Hopes fade for north­ern cod stocks

Times Colonist - - Business - MICHAEL Mac­DON­ALD

HAL­I­FAX — Hopes have been dashed for a recovery of the on­cemighty north­ern cod stock off New­found­land, a lead­ing con­ser­va­tion group says.

Three years af­ter sci­en­tists con­firmed there were signs of a come­back and catch lim­its were in­creased, the fed­eral gov­ern­ment de­cided this week to re­duce the limit. Ot­tawa cited a spring stock as­sess­ment that found the cod pop­u­la­tion had de­clined 30 per cent af­ter seven years of re­build­ing.

How­ever, Oceana Canada said the 9,600-tonne catch limit an­nounced Tues­day — a 25 per cent re­duc­tion when com­pared with last year — is still too high.

“There were some frag­ile signs of recovery,” said Robert Ran­ge­ley, a marine bi­ol­o­gist and science di­rec­tor for Oceana Canada. “All those hopes were dashed in the as­sess­ment this spring.”

North­ern cod were once the back­bone of New­found­land and Labrador’s 400-year-old fish­ing in­dus­try. But the pop­u­la­tion col­lapsed in the early 1990s be­cause of over­fish­ing, mis­man­age­ment and chang­ing en­vi­ron­men­tal con­di­tions. A fish­ing mora­to­rium im­posed in 1992, which was even­tu­ally ex­tended to other ground­fish stocks, wiped out more than 30,000 jobs. It was the largest mass lay­off in Cana­dian his­tory.

Within a year, the en­tire $700-mil­lion en­ter­prise — and way of life — was gone.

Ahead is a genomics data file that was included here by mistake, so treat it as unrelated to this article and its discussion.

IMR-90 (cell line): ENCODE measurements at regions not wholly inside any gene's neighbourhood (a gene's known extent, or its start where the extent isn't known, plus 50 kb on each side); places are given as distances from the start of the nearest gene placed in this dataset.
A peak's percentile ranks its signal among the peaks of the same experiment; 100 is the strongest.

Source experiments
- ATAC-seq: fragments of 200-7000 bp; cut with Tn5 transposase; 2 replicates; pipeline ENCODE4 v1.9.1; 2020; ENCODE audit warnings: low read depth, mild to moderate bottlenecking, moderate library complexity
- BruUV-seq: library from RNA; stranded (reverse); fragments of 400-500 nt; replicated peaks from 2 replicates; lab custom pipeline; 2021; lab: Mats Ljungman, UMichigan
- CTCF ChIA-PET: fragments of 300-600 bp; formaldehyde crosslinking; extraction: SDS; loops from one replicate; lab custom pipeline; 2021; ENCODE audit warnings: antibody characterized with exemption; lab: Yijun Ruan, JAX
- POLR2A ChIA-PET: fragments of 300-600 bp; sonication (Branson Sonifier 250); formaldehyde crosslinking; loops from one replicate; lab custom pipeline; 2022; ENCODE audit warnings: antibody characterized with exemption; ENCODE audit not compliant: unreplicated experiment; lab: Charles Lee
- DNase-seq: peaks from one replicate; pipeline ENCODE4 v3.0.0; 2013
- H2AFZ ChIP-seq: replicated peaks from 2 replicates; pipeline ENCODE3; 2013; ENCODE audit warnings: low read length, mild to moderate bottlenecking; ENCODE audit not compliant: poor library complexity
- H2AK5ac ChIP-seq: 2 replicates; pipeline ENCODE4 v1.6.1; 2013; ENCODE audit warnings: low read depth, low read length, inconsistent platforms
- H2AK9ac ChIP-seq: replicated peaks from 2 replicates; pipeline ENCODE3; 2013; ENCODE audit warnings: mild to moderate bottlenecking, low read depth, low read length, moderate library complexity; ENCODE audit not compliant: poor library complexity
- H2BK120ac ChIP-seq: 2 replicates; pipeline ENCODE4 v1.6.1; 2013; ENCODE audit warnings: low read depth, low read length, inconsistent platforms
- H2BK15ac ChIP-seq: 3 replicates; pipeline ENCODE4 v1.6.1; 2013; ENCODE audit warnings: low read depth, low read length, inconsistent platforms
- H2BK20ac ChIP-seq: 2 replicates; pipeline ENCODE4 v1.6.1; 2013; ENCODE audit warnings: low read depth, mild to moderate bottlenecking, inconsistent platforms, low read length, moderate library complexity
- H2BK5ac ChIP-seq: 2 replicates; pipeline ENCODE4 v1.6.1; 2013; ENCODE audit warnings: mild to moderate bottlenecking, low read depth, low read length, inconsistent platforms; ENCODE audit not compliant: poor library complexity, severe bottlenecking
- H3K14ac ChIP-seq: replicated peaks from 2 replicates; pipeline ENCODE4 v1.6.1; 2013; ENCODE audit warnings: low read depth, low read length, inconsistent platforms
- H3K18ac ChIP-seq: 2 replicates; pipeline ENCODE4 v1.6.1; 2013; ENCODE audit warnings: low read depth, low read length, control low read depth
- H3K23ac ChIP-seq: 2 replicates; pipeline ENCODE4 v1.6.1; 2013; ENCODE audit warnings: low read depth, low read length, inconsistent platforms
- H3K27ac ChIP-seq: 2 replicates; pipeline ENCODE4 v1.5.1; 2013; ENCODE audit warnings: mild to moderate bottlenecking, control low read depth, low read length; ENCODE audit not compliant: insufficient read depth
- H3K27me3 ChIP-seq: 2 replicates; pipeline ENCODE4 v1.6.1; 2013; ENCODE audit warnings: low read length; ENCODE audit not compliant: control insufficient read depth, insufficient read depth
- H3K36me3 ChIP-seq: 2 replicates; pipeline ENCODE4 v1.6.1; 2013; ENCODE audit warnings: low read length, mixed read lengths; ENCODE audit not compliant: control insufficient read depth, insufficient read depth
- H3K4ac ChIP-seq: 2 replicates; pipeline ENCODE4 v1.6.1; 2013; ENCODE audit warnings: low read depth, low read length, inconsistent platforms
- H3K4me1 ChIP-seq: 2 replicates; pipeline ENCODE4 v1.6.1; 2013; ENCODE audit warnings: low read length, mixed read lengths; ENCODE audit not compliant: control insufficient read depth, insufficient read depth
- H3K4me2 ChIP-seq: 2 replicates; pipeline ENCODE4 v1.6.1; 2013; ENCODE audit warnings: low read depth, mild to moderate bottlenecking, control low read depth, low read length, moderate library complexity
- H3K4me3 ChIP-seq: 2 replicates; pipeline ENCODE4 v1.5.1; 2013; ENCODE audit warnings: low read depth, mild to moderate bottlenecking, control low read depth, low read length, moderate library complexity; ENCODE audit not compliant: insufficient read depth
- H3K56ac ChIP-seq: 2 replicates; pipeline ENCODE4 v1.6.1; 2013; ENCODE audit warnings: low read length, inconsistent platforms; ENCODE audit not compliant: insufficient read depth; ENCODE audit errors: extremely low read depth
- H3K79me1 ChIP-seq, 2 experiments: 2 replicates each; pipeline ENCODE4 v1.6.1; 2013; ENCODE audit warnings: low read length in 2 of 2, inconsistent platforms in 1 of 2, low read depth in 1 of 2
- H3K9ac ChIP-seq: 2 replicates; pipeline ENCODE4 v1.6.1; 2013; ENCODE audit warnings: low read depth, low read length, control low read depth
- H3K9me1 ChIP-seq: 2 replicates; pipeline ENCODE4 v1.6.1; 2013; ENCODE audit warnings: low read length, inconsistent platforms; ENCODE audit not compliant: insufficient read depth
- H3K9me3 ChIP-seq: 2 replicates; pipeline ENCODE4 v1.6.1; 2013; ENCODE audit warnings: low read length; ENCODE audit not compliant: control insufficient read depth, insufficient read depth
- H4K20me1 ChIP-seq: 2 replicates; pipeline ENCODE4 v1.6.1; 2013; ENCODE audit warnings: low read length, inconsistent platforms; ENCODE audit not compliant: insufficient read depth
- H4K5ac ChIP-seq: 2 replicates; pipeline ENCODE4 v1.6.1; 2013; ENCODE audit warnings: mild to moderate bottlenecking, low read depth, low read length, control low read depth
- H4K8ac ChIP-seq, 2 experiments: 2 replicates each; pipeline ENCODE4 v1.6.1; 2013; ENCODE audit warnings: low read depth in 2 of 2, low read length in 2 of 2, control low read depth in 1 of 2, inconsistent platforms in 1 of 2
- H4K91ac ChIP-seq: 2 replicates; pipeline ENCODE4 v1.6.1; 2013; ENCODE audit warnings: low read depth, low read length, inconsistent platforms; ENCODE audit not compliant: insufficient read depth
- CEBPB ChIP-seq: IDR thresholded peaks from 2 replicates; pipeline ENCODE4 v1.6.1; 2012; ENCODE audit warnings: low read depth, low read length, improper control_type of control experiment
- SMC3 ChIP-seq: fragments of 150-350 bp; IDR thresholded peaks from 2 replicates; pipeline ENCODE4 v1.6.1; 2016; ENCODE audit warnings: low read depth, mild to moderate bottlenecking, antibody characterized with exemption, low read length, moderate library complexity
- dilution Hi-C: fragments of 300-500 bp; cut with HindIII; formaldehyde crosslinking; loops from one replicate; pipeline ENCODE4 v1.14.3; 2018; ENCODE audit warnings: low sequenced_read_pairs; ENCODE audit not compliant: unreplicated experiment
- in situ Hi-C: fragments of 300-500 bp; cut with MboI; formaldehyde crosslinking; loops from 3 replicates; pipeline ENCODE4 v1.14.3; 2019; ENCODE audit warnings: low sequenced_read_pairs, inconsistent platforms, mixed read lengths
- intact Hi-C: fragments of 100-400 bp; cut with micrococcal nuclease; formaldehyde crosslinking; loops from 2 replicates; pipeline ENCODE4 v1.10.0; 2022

But there were ini­tial signs of recovery in 2012, and by 2015 the catch lim­its started to in­crease — that year’s limit was 4,400 tonnes, less than half of what it is now.

Ran­ge­ley said the biomass of the north­ern cod pop­u­la­tion is now es­ti­mated at around the same lev­els as in 1992. “The pro­jec­tions for next year are no bet­ter [be­cause] this stock isn’t grow­ing,” Ran­ge­ley said in an in­ter­view Wed­nes­day. “It’s well un­der the crit­i­cal zone. It’s pretty scary.”

The prov­ince’s largest fish­er­men’s union is ar­gu­ing that the new catch limit amounts to a “dra­matic re­duc­tion” that will hurt coastal com­mu­ni­ties that rely on the fish­ery as a key source of in­come.

Keith Sul­li­van, pres­i­dent of the Fish, Food and Al­lied Workers union, said the March stock as­sess­ment had con­cluded the fish­ery was hav­ing no im­pact on the tra­jec­tory of the stock.

“This de­ci­sion [to re­duce the catch limit] ig­nores so­cioe­co­nomic con­sid­er­a­tions for hun­dreds of com­mu­ni­ties in our prov­ince and the thou­sands of peo­ple who rely on coastal re­sources,” he said in a state­ment late Tues­day.

“With­out it, out­mi­gra­tion will con­tinue and ru­ral life will be a thing of the past, with no in­dus­try to sup­port it.”

The union said the lat­est re­search in­di­cates the pop­u­la­tion de­cline can be mainly at­trib­uted to nat­u­ral mor­tal­ity and not fish­ing pres­sure.

Ran­ge­ley said he was aware that coastal com­mu­ni­ties are heav­ily re­liant on the fish­ery, but he in­sisted that tougher mea­sures were needed.

“What will they be re­ly­ing on when there’s no fish?” he said. “I un­der­stand those com­mu­ni­ties want to catch more cod, but they would catch a lot more if that stock were al­lowed to re­build.”

The fed­eral ap­proach ig­nores sci­en­tific ad­vice to re­duce fish­ing pres­sure to the low­est pos­si­ble level, he said. As well, the ad­vo­cacy group said there should be no recre­ational cod fish­ing un­til the fed­eral gov­ern­ment is able to mon­i­tor catch lev­els in that fish­ery.

Fed­eral of­fi­cials an­nounced Tues­day the recre­ational ground­fish fish­ery, which opens June 30, will in­clude 39 fish­ing days — a re­duc­tion from the 46 days al­lowed last year. A spokesman for fed­eral fish­eries was un­avail­able for com­ment Wed­nes­day.

A fish­ing boat is moored in Neddy Har­bour at Gros Morne Na­tional Park, N.L.

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